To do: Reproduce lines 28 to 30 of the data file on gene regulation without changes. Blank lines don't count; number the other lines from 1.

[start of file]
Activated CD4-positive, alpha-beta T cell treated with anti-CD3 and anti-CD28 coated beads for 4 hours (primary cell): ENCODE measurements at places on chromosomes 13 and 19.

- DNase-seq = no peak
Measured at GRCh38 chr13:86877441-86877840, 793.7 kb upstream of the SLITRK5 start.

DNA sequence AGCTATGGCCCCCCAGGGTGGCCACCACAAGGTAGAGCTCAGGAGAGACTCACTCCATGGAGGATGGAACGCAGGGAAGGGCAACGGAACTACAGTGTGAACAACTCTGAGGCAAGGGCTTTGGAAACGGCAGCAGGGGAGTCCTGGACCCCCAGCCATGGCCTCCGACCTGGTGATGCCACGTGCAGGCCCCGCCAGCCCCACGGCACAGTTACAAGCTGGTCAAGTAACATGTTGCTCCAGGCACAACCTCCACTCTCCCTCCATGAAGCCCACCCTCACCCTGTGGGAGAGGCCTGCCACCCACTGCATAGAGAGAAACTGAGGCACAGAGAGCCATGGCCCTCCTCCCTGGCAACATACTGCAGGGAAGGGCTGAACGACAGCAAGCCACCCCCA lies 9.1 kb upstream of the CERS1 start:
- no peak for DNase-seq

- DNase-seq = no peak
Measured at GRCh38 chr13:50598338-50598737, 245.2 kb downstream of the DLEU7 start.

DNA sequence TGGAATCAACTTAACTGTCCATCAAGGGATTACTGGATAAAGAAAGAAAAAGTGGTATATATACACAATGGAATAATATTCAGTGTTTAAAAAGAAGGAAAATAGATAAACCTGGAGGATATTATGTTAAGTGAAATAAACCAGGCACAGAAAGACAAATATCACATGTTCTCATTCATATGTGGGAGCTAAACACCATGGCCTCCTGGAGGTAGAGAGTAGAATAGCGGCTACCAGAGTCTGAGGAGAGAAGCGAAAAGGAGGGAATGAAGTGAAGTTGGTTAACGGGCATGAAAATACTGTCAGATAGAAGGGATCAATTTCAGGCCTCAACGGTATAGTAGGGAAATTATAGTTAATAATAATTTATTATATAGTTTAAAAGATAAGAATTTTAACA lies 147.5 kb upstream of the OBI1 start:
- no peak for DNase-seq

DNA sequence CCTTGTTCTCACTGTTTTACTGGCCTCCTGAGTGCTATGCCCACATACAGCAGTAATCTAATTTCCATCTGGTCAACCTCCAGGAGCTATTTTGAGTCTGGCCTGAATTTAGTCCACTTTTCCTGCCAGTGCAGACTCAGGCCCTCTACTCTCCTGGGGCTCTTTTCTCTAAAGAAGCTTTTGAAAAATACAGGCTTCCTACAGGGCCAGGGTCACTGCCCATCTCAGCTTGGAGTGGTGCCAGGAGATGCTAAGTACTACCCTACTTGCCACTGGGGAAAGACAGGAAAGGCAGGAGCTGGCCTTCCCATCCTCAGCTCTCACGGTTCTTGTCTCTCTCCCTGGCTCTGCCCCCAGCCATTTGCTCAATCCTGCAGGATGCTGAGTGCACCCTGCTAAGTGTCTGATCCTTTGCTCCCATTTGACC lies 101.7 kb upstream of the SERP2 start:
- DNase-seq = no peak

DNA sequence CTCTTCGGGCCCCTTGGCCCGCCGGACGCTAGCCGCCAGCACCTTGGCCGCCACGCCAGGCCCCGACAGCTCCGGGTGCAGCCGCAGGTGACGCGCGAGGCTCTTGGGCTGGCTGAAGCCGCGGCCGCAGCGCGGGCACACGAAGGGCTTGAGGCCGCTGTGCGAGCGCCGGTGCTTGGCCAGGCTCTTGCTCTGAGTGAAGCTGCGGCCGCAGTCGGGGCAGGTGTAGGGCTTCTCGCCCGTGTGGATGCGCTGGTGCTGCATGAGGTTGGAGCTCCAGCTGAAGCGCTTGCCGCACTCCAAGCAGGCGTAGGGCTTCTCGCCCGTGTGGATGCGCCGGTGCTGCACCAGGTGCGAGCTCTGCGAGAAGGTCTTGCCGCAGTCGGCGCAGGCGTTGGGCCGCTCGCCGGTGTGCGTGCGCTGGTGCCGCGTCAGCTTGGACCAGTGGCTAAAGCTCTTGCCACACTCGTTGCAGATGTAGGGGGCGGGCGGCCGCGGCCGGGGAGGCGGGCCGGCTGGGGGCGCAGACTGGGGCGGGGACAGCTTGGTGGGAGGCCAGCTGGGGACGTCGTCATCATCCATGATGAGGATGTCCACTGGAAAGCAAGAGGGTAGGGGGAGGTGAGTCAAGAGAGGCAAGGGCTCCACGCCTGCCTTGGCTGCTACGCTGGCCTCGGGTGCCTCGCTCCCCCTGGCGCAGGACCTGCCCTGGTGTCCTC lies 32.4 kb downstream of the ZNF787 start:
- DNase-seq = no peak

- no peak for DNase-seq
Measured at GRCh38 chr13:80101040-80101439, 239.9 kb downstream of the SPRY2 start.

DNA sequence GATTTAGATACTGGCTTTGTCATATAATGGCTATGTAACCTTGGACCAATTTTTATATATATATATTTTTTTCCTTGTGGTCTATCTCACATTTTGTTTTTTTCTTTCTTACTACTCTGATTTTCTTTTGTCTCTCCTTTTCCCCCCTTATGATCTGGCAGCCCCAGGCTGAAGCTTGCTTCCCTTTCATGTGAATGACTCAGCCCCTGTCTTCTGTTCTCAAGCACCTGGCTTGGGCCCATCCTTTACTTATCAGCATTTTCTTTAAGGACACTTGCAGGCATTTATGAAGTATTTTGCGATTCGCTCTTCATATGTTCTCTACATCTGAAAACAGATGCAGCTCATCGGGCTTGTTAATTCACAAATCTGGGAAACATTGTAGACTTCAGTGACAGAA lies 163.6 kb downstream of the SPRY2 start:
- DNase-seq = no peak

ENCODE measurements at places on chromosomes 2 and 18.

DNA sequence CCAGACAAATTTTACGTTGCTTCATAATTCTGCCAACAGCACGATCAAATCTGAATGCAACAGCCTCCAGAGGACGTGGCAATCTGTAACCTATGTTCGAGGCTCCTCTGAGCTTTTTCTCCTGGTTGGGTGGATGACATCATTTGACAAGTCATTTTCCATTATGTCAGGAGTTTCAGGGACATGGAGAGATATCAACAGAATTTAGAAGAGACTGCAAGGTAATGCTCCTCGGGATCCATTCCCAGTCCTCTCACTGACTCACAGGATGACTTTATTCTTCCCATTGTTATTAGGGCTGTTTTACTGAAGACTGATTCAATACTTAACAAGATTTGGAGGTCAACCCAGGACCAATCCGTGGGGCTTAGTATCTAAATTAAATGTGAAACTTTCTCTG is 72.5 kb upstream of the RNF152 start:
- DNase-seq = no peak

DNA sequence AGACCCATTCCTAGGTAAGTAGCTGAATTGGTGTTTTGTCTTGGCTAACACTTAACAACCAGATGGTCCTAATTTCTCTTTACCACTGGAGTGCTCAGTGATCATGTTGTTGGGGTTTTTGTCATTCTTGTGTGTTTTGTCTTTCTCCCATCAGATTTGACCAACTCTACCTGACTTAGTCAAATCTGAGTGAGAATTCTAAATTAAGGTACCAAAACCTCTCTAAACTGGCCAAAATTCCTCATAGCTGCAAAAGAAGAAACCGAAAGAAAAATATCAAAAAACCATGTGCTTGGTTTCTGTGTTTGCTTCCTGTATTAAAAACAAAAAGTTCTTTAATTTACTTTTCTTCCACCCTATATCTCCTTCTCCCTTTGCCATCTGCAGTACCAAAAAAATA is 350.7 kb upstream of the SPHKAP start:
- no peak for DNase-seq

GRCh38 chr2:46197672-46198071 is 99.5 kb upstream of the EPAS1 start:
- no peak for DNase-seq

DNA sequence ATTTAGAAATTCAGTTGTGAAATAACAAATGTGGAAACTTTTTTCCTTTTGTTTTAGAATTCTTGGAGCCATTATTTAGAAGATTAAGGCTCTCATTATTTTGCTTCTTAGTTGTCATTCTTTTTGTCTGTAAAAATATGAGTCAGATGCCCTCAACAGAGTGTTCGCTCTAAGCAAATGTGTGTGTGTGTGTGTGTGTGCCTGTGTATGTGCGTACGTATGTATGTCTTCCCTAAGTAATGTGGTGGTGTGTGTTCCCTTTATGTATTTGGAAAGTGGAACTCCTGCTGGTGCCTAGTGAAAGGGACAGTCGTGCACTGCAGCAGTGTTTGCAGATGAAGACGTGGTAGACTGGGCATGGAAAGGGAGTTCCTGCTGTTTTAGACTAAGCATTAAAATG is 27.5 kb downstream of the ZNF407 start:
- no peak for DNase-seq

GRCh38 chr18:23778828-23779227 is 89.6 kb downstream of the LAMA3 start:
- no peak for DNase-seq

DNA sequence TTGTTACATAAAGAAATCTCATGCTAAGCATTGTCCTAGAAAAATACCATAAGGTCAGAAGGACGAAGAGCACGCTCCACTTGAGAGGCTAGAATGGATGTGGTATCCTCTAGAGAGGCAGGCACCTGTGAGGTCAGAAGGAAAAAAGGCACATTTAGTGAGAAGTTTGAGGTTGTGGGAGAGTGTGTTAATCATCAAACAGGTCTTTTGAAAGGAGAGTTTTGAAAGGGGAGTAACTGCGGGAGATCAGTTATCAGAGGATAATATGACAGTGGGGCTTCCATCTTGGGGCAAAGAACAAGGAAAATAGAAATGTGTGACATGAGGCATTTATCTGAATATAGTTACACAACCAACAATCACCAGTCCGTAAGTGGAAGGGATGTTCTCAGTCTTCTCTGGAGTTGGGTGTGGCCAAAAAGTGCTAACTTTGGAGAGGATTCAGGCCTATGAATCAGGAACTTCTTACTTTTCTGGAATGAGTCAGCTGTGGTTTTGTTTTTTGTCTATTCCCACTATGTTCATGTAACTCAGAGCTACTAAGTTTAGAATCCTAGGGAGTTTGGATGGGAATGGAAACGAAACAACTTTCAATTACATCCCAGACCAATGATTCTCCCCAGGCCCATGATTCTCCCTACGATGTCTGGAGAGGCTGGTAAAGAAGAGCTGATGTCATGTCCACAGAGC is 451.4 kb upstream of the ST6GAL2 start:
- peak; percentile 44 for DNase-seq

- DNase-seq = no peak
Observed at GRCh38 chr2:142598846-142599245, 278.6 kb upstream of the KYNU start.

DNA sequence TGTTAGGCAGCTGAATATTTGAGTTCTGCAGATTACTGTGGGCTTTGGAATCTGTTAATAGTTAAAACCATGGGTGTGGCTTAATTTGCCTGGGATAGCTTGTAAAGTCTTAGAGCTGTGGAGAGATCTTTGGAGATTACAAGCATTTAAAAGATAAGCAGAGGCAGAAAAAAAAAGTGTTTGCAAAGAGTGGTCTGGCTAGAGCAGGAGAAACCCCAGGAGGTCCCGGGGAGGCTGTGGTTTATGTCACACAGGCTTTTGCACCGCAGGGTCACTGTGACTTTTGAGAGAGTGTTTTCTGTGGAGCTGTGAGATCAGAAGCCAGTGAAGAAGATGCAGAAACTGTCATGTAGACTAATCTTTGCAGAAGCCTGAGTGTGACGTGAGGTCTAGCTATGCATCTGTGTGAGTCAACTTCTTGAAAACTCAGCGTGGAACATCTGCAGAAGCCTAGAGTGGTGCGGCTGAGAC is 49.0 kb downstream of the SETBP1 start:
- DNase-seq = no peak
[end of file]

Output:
- no peak for DNase-seq

DNA sequence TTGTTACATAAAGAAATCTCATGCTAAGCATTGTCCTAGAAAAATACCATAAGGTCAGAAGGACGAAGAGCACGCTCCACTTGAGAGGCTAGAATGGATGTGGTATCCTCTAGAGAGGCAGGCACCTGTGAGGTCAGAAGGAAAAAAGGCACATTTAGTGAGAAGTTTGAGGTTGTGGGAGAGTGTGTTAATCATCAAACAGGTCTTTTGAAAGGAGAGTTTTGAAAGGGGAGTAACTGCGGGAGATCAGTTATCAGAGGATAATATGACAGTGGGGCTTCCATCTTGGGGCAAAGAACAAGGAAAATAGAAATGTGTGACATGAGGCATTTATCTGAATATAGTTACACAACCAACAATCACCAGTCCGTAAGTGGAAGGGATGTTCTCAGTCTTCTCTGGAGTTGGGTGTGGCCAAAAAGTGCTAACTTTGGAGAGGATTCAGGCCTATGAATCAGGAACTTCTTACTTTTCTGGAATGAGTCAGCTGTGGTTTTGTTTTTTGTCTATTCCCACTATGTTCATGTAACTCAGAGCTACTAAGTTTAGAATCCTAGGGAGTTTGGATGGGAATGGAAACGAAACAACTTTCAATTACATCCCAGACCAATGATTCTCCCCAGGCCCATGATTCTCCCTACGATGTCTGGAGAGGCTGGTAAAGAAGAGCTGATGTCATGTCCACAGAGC is 451.4 kb upstream of the ST6GAL2 start:
- peak; percentile 44 for DNase-seq